Maomai: Saved from Suffocation
Baby Maomai would have died of suffocation and/or starvation had not Mercy Ships doctors intervened with vital surgery.
It was the middle of the night, and Perlagie couldn’t sleep. The image of Maomai, her three-month-old baby girl, flashed through her mind every time she closed her eyes. A huge tumour the size of the baby’s head jutted out of Maomai’s neck. Perlagie cried as she gazed at her daughter peacefully sleeping in her bed.
At birth, Maomai’s neck sprouted a cervical teratoma, a congenital benign tumour which quickly developed into a monstrous growth. It started out the size of a golf ball, but after only three months the tumour equalled the size of Maomai’s head.
What should have remained a joyful event for the whole family and village — the birth of a baby — soon turned into a living nightmare. When fellow villagers looked at Maomai, they saw a monster. In a country where physical differences mark people as outcasts, Maomai was not welcomed.
Perlagie and her husband naturally sought help for their daughter. Their local hospital had no doctor able to operate on the tumor. For over a week, Perlagie stayed in the hospital, waiting, hoping and praying for a doctor to come along and help her daughter – but no one came. Eventually they returned home.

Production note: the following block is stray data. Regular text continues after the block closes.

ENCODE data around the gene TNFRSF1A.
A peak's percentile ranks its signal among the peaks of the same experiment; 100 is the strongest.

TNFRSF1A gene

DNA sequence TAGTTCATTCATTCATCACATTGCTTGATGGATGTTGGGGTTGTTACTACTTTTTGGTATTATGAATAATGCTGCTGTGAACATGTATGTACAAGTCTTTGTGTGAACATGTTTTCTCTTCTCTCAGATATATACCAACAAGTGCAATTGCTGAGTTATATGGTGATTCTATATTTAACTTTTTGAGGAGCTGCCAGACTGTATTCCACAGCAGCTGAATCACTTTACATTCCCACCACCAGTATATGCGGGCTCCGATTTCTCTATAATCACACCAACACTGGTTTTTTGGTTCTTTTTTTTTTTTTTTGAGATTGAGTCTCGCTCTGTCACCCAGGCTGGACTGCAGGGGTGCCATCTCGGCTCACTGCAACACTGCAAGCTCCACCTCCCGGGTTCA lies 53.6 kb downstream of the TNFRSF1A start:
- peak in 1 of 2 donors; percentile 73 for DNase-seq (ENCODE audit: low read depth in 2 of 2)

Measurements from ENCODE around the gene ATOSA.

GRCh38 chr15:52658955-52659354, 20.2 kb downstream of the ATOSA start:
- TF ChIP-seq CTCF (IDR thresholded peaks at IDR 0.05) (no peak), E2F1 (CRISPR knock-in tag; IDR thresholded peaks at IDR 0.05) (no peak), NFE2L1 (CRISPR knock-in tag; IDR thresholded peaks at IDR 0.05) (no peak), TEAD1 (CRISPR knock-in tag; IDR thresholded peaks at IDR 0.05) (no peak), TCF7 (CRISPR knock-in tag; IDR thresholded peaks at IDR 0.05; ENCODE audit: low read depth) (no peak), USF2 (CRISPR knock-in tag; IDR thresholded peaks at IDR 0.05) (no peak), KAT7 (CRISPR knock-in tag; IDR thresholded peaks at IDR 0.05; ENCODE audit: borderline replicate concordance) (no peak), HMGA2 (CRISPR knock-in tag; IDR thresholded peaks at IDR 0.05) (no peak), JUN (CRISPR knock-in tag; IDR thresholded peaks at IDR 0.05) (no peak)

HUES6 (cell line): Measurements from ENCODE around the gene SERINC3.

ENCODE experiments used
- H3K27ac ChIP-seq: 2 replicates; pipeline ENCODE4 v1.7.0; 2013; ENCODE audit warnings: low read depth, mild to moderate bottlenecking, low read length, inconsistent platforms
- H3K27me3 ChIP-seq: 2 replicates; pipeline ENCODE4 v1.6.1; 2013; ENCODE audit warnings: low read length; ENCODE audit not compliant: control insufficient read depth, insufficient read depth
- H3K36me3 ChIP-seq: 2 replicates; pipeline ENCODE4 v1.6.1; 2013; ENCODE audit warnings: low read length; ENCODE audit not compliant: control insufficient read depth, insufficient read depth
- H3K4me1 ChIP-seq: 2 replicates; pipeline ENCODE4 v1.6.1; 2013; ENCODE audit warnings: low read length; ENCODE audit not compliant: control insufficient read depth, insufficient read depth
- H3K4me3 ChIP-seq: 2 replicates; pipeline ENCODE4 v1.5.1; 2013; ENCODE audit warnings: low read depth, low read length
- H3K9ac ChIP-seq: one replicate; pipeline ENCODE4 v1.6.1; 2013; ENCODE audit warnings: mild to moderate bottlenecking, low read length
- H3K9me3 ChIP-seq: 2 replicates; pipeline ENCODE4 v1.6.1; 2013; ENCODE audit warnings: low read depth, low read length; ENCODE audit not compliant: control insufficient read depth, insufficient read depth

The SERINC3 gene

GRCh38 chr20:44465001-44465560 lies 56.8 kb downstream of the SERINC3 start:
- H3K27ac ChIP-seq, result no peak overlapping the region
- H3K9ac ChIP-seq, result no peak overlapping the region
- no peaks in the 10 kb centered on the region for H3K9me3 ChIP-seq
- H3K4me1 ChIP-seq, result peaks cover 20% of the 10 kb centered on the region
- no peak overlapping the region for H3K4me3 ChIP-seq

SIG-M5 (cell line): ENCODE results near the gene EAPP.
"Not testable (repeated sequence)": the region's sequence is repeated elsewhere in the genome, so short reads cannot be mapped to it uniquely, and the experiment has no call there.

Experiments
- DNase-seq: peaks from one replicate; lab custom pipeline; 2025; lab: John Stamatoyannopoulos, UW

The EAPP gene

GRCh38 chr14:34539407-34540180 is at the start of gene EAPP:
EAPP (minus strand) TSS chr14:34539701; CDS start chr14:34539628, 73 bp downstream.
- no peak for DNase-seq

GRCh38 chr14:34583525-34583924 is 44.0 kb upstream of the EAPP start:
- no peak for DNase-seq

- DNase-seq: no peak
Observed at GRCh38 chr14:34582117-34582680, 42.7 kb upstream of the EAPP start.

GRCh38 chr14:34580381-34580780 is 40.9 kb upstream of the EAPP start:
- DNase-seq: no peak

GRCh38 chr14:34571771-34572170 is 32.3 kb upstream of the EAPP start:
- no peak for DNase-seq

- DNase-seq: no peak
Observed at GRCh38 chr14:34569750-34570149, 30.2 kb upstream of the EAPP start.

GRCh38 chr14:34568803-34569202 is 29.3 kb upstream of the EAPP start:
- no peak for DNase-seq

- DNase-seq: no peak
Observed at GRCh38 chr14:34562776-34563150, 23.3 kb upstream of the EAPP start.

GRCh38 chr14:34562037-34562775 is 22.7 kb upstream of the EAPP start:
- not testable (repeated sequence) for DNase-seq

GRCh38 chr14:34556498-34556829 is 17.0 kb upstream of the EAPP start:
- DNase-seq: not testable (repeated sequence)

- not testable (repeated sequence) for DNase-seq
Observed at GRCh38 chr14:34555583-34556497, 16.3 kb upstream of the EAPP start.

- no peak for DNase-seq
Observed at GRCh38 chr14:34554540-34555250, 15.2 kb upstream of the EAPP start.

Back home, Perlagie’s sister-in-law told her about a hospital ship docked in Cotonou. She had just returned from the ship after being treated for an eye problem and thought they could might be able to help Maomai.
Perlagie journeyed to the Mercy Ships with her daughter. Seeing the urgency, the ship’s medical team wanted to operate immediately. But with the tumour making it difficult for Maomai to feed, she weighed too little to endure an operation. The medical team placed her on a feeding program, postponing surgery for one month.
The day arrived for the operation. It took six hours for the surgeons to remove the tumour which weighed 375 grams — 15% of her body weight!
Maomai spent over a month on the Africa Mercy, recovering and being fed through a tube to help her regain weight. She grew steadily and gained in vibrancy. She is a real-life example of how donor support works. Had it not been for the generosity of people who never met her, she would have been condemned to a slow death.